How does your garden grow? Very well, thank you! Those of you who follow our blog will know the story of our raised plant beds outside the visitor centre. We built them from scratch (over quite a long period of time) and finally got to the planting stage back in early April. And what a difference three months makes - they look fantastic, even if we do say so ourselves! The 'wildlife friendly gardening' bed outside the office was planted with a variety of species suitable for gardens. The plants are all of great benefit to the bees, butterflies and other pollinator species that make Lakenheath Fen their home, as well as being pleasing to the eye and nose! As you can see below, it is bursting with colour and buzzing with associated life, compared to the inset picture which shows how it looked back in April.
Photo credit: Ali Blaney - the 'Wildlife friendly gardening' bed has come a long way
You can see some of the species that are thriving - the tall yellow Greek mullein on the left, with white campion in front of that and various poppies, plus a couple of sunflowers that were not planned for but are shooting up nonetheless. It definitely requires a closer look though as we have plenty of beautiful flowers in bloom, including large-flowered hemp-nettle, wild basil, evening primrose and the delicate pencilled cranesbill. You can also spot a water butt lurking in the background, one of two that we installed to help us with the watering of our raised plant beds. We would rather not resort to the tap if we can avoid it, however being located in one the driest spots in the country doesn't make it easy. This brings us on nicely to the Brecks bed...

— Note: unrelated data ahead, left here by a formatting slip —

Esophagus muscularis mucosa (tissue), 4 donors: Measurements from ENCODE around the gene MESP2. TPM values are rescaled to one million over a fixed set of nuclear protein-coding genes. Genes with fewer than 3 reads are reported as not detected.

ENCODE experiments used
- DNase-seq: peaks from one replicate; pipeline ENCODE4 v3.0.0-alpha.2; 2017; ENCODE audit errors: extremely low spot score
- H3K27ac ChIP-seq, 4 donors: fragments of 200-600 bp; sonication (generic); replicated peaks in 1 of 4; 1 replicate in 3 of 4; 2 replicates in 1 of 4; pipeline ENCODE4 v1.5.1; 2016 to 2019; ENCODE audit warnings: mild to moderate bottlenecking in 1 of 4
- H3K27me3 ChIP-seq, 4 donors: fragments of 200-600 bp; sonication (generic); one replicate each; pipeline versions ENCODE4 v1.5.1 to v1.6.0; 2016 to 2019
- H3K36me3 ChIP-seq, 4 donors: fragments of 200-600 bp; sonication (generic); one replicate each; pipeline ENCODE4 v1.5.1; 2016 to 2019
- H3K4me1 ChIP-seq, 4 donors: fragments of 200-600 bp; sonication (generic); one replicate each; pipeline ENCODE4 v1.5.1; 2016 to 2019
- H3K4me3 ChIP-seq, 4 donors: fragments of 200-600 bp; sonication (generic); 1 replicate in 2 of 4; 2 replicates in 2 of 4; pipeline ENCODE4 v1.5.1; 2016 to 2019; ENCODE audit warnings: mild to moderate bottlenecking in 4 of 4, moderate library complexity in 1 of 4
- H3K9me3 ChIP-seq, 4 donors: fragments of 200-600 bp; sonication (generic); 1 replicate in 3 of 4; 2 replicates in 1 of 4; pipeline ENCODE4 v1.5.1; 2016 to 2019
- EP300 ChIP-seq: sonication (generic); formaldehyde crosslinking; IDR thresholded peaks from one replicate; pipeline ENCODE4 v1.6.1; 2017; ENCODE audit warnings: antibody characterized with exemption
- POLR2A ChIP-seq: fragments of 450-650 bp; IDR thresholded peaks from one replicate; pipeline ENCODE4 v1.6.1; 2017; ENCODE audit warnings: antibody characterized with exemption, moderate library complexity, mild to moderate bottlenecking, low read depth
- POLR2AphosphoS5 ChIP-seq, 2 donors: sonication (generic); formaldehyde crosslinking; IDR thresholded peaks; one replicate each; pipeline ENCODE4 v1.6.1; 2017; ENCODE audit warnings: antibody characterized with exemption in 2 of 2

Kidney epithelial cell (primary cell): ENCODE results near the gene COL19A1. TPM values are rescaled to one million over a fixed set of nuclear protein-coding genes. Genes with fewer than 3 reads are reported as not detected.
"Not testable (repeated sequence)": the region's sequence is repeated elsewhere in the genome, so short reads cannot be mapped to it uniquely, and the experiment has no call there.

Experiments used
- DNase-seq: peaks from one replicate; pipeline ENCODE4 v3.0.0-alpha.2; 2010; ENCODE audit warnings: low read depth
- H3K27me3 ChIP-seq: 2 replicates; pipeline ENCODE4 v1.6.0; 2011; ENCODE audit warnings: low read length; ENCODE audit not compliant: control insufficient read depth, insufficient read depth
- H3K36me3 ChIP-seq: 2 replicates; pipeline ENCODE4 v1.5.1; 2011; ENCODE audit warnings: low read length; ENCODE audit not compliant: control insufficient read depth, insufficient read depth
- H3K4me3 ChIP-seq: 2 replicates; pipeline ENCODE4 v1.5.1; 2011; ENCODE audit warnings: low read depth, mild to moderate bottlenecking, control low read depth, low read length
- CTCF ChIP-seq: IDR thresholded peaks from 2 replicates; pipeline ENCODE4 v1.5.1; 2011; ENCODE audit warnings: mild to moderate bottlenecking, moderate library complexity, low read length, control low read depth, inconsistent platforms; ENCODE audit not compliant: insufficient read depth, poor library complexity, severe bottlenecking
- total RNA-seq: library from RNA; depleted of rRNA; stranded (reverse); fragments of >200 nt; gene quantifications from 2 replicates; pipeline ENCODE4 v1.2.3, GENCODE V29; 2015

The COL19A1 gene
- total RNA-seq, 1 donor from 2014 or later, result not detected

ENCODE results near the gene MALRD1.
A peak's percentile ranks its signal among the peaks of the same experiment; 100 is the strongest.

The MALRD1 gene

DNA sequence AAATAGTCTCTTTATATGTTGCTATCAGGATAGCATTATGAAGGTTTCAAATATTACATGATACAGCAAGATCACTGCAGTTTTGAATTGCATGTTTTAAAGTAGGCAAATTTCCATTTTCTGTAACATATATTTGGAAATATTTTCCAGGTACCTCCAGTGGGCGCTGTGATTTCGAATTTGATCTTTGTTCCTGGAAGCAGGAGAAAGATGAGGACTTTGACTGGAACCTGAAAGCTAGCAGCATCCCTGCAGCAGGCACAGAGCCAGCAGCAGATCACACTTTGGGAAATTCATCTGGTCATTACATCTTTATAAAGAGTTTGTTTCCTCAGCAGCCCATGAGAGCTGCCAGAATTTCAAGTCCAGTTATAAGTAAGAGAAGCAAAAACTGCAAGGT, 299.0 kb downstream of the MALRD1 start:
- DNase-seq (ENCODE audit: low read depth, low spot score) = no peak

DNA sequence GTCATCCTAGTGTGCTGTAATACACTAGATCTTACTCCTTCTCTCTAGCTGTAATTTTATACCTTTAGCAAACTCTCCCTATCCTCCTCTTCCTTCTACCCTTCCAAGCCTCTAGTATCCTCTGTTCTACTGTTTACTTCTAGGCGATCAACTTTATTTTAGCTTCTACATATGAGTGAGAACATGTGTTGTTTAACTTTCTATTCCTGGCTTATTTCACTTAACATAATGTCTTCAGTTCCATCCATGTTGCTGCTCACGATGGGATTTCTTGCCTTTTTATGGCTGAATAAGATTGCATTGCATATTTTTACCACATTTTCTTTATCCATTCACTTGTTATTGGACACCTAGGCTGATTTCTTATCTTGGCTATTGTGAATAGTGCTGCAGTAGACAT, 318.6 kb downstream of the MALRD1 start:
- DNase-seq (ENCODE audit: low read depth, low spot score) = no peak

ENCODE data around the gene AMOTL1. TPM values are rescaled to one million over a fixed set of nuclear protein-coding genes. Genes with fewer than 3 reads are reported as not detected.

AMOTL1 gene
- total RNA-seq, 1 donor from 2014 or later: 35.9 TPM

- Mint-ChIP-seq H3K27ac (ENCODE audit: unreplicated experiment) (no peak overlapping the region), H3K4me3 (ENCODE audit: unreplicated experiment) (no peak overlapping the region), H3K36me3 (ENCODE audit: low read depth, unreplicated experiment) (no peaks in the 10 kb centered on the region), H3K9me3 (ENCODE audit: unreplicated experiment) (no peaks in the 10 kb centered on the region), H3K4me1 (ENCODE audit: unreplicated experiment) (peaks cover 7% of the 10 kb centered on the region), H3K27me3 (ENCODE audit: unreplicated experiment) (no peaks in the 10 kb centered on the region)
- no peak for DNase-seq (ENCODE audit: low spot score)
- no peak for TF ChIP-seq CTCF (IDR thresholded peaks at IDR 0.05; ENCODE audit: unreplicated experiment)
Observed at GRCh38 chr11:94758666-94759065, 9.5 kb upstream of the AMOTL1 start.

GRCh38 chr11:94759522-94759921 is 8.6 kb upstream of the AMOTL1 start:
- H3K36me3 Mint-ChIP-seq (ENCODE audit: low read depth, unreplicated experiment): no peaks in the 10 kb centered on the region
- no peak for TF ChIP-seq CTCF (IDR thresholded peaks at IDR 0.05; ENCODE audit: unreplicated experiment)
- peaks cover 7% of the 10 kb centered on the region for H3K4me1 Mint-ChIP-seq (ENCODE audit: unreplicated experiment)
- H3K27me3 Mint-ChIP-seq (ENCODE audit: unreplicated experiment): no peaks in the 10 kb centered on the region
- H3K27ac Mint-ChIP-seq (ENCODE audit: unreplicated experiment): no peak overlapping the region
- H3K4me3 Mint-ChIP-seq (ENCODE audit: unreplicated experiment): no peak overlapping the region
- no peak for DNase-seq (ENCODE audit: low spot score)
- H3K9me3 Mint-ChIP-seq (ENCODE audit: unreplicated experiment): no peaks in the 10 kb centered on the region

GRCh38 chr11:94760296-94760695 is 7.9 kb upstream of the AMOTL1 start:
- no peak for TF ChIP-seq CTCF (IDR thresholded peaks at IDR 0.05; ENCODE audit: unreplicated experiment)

Photo credit: Ali Blaney - the Brecks bed
These plants were of course chosen because this is the habitat that you would naturally find them in. Stealing the show at the moment are the five vipers bugloss plants, which feature to the left and in the background of the photo, complete with appreciative small tortoiseshell butterfly. In the foreground on the right is a fabulous plant called spiked speedwell (subspecies spicata), a real Breckland specialist.
The other two beds we have are the bog / fen bed and our pond. From where I am typing I can see the bog bed, with lovely marsh woundwort in flower, some pretty brookweed and yellow loosestrife too. The pond is a big draw, for us and our visitors - you can't help but wander over to peer into the depths. The water is quite clear and you can see the varied aquatic insect life zipping to and fro.
Photo credit: Ali Blaney - pond bed with bog and Brecks beds behind
As well as being attractive to the insect life at Lakenheath, our birds have also become accustomed to the beds. The jays like to bounce around the edges of the bog bed and when there is standing water in there it also becomes a great place for a quick bath. We've also spotted a female sparrowhawk perched calmly on the edge of the pond, much to the alarm of a nearby great spotted woodpecker, who wanted to get at the peanut feeder.
In other news, our bittern watch last week was rather quiet so I'm hoping Friday is going to be slightly busier. Volunteer John I was entertained yesterday by two stoats gambolling about near New Fen North viewpoint, John M spotted a common buzzard flying high above the visitor centre and eight black-tailed godwits were reported over the washland. Butterflies are proving popular with our visitors - we're getting the identification chart out many times to help them work out what they've seen. We've also been herding plenty of small tortoiseshell butterflies out of the visitor centre, along with a couple of cinnabar moth caterpillars who wriggle through the door. I've been making sure to herd these hungry caterpillars in the direction of the nearest ragwort plant, just in case they take a fancy to anything in our plant beds. Something has been having a nibble here and there already.....I've got my money on a couple of suspicious looking rabbits who've started 'hanging out' in the area!